Comment from: L oving Sister, 19-24 Male (Caregiver) Published: May 08

My brother died April 4, 2009. After his chemo had finished, and he was about to undergo radiation treatment, he complained about shallow breathing and pain in his abdomen (the upper part below his ribcage). In less than 24 hours, he died after two consecutive seizures. It was very, very painful.All the while we thought he would survive. It is true that non-Hodgkin’s lymphoma is unpredictable.

Comment from: Sharon, 75 or over Male Published: May 08

My 75-year-old brother has a recurrence of non-Hodgkin’s lymphoma and currently is in the hospital. He also has complications with diabetes and has had several toes removed. When the latest removal of a toe caused an infection, he was given many antibiotics, but the toe has not cleared up. Now he is back in the hospital where he keeps retaining fluid in his lungs. When they removed the fluid, they found cancer cells. They no longer can postpone his chemo treatment because his white cells are elevated extremely high.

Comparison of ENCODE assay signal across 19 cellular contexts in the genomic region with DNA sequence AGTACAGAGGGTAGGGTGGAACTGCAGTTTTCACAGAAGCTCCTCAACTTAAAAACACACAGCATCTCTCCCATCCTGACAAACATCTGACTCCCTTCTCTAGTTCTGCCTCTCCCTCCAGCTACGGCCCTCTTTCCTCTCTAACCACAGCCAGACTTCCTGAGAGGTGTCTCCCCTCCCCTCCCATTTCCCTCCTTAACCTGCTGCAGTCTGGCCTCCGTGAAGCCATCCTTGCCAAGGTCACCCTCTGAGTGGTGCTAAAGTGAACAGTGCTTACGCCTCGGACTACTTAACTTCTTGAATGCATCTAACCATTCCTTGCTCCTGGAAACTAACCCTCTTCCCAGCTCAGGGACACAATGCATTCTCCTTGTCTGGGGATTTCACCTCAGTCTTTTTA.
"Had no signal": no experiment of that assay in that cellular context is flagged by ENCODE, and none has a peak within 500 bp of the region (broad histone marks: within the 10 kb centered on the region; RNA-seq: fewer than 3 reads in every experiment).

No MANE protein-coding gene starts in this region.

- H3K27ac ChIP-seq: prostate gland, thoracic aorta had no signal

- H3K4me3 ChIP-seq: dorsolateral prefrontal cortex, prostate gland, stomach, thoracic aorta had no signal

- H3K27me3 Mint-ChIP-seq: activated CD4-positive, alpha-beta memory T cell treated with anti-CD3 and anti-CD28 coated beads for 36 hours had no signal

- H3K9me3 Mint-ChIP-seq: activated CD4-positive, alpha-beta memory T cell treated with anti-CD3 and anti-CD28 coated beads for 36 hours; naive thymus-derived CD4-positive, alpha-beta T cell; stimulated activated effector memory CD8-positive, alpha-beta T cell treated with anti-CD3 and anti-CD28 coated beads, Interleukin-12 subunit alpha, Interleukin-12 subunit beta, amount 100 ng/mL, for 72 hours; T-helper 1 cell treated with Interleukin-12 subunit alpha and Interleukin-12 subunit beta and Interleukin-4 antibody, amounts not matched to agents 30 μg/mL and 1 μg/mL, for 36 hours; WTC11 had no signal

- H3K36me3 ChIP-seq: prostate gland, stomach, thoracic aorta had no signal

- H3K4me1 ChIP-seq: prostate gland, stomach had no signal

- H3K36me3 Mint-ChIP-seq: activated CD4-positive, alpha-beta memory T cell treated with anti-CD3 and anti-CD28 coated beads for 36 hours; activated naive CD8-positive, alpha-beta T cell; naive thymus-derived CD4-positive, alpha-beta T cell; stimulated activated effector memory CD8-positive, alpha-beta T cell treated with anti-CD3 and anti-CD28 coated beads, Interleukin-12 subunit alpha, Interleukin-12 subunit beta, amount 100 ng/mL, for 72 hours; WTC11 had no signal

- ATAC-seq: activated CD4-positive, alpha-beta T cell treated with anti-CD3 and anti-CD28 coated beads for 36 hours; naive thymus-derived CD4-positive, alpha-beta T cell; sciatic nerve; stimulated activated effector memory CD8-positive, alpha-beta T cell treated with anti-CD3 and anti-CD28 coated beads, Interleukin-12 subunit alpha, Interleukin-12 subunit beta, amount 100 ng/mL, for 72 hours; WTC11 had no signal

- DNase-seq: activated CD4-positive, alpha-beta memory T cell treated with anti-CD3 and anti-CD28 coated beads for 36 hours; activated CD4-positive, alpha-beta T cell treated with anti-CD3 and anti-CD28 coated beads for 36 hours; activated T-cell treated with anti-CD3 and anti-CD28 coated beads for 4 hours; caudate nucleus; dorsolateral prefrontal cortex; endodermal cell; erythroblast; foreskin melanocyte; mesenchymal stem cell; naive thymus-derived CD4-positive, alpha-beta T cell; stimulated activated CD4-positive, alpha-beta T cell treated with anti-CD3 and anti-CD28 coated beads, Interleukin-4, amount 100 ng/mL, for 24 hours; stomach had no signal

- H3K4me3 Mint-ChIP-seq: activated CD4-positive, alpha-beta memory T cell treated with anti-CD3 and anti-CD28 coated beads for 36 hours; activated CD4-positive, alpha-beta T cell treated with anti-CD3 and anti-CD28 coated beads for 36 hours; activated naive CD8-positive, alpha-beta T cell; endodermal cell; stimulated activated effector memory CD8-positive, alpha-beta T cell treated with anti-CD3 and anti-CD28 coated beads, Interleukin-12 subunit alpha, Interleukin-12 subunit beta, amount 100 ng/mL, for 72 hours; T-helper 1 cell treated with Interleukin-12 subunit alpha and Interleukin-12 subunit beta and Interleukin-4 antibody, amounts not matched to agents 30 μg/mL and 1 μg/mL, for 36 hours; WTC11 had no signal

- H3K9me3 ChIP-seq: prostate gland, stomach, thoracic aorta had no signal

Comment from: sammie, 45-54 Female (Patient) Published: April 03

I had lymphoma in 1982. I had a lump under my arm. I had this removed by a local injection, as at the time, the doctors thought it was a fatty tumor and not serious. When it was sent away for an analysis, they found it was lymphoma. I had radiation therapy and have been well since. I go back for regular check-ups and have been OK since.

Comment from: Tvaldez, 55-64 Female (Patient) Published: February 02

I was diagnosed with stage IV non-Hodgkin’s lymphoma in 2002. I am currently receiving chemo for the fourth time. I have had four regiments, and I still need to get two more. I was also hospitalized for seven days in December of last year and diagnosed with PCP (a form of pneumonia). I have been on antibiotics since then, and I have to be on them the whole time I am on chemo since my pulmonary specialist tells me I could get it again because of my compromised immune system. If you or a loved one is going through treatment, have faith and think positive.

Published: February 02

My mother was diagnosed with non-Hodgkin’s lympoma in 2006. She hasn’t had any treatment yet, but the doctor has suggested she try Rituxan. Her legs hurt her so badly that she can hardly walk. The doctors have run every test we know of. They say it is not the lymphoma that is causing the problems with her legs, but they can’t find any other reason.